In 2019, Senator Josh Hawley put forth legislation to regulate loot boxes advertised or sold to minors in video games. The legislation was referred to the Committee on Commerce, Science, and Transportation but did not move any further. The Federal Trade Commission (FTC) has been researching the use of loot boxes since 2018 and has done multiple workshops to promote public awareness of microtransactions. More recently there has been public sentiment for changes in the gaming industry and other countries such as Singapore have taken steps this year to protect consumers from predatory practices of game companies.

Biden Administration Works with the EU to Develop New Data-Sharing Agreement

After the EU invalidated the previous data transfer agreement between the EU and the US in July of 2020, many big tech companies have been left unsure how to keep business flowing from Europe without the ability to store data within the US. To the relief of these companies, the Biden Administration has reached a preliminary agreement for a new deal with the EU. Coined the Trans-Atlantic Data Privacy Framework, this new agreement works to address concerns raised by the EU.

The First Cyber War: The Threat of Russian Cyberattacks has Thrust Cybersecurity Compliance into the Spotlight

The impact of Russia’s unprovoked attack on Ukraine on February 24, 2022 has not only caused a horrific human rights crisis but has also had a dramatic effect on how the world conducts business, felt well beyond the borders of Russia and Ukraine. Warnings of an imminent Russian cyberattack on critical United States infrastructure has small and large businesses alike brushing up their cybersecurity policies to ensure they are compliant with current best practices in the likely event of a Russian cyberattack and impending federal legislation.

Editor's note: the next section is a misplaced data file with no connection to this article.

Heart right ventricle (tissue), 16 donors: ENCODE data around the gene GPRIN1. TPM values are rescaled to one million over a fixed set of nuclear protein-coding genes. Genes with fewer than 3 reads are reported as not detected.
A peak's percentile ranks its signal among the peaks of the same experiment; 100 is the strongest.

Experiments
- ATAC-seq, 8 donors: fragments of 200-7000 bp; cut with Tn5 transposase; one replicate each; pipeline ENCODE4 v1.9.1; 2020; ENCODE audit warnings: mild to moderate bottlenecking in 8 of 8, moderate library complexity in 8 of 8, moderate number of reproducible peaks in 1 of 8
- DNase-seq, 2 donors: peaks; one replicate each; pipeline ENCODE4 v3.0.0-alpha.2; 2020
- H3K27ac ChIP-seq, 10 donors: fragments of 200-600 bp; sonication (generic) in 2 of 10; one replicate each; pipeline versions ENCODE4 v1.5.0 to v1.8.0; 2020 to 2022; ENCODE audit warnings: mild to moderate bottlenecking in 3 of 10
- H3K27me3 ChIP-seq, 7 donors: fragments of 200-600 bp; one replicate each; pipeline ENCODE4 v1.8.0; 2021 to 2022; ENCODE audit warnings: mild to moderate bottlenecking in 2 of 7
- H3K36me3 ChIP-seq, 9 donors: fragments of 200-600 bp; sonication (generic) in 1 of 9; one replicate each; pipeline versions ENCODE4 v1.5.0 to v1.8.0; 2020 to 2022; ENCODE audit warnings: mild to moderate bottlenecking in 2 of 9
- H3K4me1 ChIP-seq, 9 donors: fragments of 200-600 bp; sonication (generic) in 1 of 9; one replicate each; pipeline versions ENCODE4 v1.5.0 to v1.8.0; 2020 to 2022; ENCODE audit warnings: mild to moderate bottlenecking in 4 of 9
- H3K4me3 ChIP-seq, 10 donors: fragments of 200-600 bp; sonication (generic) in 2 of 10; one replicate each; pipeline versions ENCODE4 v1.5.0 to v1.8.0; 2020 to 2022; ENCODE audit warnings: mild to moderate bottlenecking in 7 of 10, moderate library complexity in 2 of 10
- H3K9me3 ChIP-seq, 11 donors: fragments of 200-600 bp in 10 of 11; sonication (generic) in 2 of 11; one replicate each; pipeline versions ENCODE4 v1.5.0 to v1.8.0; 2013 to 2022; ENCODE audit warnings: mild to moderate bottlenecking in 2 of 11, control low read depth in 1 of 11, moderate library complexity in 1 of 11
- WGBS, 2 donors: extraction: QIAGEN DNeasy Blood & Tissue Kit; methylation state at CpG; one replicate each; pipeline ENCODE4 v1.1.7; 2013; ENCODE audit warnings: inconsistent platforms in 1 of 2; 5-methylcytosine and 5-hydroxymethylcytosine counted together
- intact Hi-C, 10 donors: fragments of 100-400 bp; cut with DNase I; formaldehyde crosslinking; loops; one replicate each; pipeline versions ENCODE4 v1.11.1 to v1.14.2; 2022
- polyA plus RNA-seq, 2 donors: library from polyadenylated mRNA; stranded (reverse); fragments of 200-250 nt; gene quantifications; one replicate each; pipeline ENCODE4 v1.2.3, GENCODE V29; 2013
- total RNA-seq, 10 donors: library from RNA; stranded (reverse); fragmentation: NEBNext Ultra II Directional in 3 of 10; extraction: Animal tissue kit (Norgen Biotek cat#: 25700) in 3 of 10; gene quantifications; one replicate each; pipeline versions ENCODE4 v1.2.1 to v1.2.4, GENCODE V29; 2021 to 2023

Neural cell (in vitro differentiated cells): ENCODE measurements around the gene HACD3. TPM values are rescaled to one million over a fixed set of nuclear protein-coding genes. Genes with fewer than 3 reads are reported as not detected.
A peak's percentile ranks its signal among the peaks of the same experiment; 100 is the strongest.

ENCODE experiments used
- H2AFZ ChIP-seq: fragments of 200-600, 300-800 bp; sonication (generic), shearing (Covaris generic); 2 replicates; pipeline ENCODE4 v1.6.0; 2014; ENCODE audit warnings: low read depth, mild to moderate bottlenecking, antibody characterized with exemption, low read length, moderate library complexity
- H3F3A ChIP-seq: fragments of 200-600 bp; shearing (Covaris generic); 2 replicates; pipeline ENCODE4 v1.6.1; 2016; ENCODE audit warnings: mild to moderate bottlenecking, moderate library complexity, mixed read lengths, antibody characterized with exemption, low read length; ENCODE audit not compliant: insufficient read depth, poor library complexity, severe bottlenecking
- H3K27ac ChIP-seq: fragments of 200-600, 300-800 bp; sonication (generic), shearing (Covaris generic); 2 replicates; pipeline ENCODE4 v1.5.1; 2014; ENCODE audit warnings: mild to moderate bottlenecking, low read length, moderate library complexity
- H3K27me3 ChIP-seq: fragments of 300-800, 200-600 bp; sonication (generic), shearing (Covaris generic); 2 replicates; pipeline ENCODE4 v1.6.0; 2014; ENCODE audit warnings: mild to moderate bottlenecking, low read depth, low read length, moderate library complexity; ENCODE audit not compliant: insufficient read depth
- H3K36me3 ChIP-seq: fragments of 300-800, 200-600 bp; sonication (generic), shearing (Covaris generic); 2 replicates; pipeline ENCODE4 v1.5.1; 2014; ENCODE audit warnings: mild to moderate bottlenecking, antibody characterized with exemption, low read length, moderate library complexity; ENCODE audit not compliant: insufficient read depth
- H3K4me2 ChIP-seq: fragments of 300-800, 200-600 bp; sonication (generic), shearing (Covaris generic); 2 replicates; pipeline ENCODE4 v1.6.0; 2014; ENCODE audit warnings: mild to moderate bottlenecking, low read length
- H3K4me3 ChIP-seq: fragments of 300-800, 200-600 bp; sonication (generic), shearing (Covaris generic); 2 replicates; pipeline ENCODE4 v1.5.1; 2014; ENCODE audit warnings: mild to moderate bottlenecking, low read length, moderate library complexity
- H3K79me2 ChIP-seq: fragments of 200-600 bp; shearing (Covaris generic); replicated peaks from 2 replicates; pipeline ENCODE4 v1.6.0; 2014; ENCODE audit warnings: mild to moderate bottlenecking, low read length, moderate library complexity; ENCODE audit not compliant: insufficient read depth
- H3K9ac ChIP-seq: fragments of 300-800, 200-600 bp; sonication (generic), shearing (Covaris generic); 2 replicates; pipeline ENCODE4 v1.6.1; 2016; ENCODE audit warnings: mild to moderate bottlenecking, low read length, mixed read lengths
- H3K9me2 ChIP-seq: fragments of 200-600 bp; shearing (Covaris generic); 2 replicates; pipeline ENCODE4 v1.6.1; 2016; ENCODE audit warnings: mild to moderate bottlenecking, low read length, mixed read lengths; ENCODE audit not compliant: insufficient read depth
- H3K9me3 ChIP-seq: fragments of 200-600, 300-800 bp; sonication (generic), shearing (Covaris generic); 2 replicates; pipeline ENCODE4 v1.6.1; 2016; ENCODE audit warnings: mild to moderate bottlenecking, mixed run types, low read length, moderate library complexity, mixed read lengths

The Economic War Against Russia: Sanctions, Sanctions and More Sanctions

As the pace of Russia’s incursion into neighboring Ukraine escalated three weeks ago, starting with a massing of troops on Ukraine’s eastern Donbas border and expanding quickly into a full-fledged military invasion, so too did the response of the United States and its Western allies. Initially, the Biden Administration proceeded cautiously, deciding against levying its harshest sanctions over concerns of how they would impact European and global economies and that a stepped approach offered the best chance for de-escalation of tensions. The government began by blacklisting two major state-owned banks that are tied to the country’s defense sector and five Russian nationals with close links to the Kremlin. The U.S. and its European allies also banned the Kremlin from raising new money in the U.S. and Europe and trading new sovereign debt in U.S or European markets. In addition, Germany unilaterally halted certification of the Nord Stream 2 natural gas pipeline which was set to go ahead sometime later this year, an action applauded by the U.S. who had long argued against the project fearing that it would increase Europe’s dependence on Russian fuel.